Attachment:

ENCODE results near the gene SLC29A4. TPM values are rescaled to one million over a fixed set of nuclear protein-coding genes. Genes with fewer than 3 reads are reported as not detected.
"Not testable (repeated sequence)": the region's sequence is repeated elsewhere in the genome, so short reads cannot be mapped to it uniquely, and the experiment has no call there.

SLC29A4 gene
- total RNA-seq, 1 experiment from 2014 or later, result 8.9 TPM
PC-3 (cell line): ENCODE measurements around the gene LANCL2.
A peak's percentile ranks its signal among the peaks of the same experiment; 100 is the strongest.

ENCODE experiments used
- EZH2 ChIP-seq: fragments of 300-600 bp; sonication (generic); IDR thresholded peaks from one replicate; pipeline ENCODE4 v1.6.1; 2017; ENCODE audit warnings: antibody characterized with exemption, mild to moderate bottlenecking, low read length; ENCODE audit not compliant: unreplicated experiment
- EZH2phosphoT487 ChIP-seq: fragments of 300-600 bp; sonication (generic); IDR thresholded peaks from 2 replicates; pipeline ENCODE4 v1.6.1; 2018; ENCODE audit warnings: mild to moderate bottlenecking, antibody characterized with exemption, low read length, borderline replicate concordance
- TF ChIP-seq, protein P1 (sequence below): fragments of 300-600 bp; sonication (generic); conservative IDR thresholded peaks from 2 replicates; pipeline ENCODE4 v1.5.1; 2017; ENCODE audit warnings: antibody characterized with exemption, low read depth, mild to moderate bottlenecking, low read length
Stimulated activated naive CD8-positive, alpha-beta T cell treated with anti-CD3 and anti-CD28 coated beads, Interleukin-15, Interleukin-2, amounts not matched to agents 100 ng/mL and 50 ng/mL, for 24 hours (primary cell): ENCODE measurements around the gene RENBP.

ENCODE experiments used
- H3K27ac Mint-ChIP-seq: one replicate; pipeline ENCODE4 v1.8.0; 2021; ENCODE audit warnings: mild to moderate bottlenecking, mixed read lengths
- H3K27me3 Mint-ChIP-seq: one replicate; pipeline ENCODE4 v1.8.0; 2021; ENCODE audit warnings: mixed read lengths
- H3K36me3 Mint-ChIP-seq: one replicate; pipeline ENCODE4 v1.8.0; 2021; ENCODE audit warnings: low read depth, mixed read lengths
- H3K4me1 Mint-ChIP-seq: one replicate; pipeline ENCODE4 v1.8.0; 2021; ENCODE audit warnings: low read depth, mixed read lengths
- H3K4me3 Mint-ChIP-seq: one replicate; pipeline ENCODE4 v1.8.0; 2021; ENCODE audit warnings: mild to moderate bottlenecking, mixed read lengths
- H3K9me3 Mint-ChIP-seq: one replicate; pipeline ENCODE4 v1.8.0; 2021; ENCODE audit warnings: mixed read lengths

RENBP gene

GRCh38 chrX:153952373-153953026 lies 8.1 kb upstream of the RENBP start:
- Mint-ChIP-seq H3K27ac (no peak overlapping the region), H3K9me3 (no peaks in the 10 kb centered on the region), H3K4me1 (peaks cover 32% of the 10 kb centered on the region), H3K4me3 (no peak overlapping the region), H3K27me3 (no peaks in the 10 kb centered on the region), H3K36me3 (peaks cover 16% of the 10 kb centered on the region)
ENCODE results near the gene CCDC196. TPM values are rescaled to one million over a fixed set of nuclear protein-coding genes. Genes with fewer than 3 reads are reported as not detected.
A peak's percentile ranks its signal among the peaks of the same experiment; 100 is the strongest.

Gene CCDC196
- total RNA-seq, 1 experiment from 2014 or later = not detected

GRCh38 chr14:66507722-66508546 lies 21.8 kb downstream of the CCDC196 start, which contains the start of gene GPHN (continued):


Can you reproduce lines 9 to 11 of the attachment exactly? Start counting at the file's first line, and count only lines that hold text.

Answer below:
- EZH2phosphoT487 ChIP-seq: fragments of 300-600 bp; sonication (generic); IDR thresholded peaks from 2 replicates; pipeline ENCODE4 v1.6.1; 2018; ENCODE audit warnings: mild to moderate bottlenecking, antibody characterized with exemption, low read length, borderline replicate concordance
- TF ChIP-seq, protein P1 (sequence below): fragments of 300-600 bp; sonication (generic); conservative IDR thresholded peaks from 2 replicates; pipeline ENCODE4 v1.5.1; 2017; ENCODE audit warnings: antibody characterized with exemption, low read depth, mild to moderate bottlenecking, low read length
Stimulated activated naive CD8-positive, alpha-beta T cell treated with anti-CD3 and anti-CD28 coated beads, Interleukin-15, Interleukin-2, amounts not matched to agents 100 ng/mL and 50 ng/mL, for 24 hours (primary cell): ENCODE measurements around the gene RENBP.